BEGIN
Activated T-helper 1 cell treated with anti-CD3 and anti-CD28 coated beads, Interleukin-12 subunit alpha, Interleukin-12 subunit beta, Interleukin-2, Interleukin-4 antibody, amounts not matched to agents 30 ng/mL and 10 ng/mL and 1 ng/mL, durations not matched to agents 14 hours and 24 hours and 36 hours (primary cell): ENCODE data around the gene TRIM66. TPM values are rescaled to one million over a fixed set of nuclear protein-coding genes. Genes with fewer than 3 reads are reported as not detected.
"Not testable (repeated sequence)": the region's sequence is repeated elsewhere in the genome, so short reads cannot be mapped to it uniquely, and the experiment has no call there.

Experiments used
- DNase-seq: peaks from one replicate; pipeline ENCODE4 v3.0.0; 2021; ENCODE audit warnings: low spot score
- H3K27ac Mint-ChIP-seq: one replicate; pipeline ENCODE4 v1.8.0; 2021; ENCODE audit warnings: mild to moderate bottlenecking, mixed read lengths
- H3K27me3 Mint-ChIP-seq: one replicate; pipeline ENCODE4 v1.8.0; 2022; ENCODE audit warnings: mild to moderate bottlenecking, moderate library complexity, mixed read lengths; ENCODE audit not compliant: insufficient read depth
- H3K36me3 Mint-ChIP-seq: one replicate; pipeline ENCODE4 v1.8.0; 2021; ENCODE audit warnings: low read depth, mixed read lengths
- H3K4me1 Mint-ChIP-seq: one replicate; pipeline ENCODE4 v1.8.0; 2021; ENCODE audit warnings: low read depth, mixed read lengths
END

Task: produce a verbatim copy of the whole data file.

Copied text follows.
Activated T-helper 1 cell treated with anti-CD3 and anti-CD28 coated beads, Interleukin-12 subunit alpha, Interleukin-12 subunit beta, Interleukin-2, Interleukin-4 antibody, amounts not matched to agents 30 ng/mL and 10 ng/mL and 1 ng/mL, durations not matched to agents 14 hours and 24 hours and 36 hours (primary cell): ENCODE data around the gene TRIM66. TPM values are rescaled to one million over a fixed set of nuclear protein-coding genes. Genes with fewer than 3 reads are reported as not detected.
"Not testable (repeated sequence)": the region's sequence is repeated elsewhere in the genome, so short reads cannot be mapped to it uniquely, and the experiment has no call there.

Experiments used
- DNase-seq: peaks from one replicate; pipeline ENCODE4 v3.0.0; 2021; ENCODE audit warnings: low spot score
- H3K27ac Mint-ChIP-seq: one replicate; pipeline ENCODE4 v1.8.0; 2021; ENCODE audit warnings: mild to moderate bottlenecking, mixed read lengths
- H3K27me3 Mint-ChIP-seq: one replicate; pipeline ENCODE4 v1.8.0; 2022; ENCODE audit warnings: mild to moderate bottlenecking, moderate library complexity, mixed read lengths; ENCODE audit not compliant: insufficient read depth
- H3K36me3 Mint-ChIP-seq: one replicate; pipeline ENCODE4 v1.8.0; 2021; ENCODE audit warnings: low read depth, mixed read lengths
- H3K4me1 Mint-ChIP-seq: one replicate; pipeline ENCODE4 v1.8.0; 2021; ENCODE audit warnings: low read depth, mixed read lengths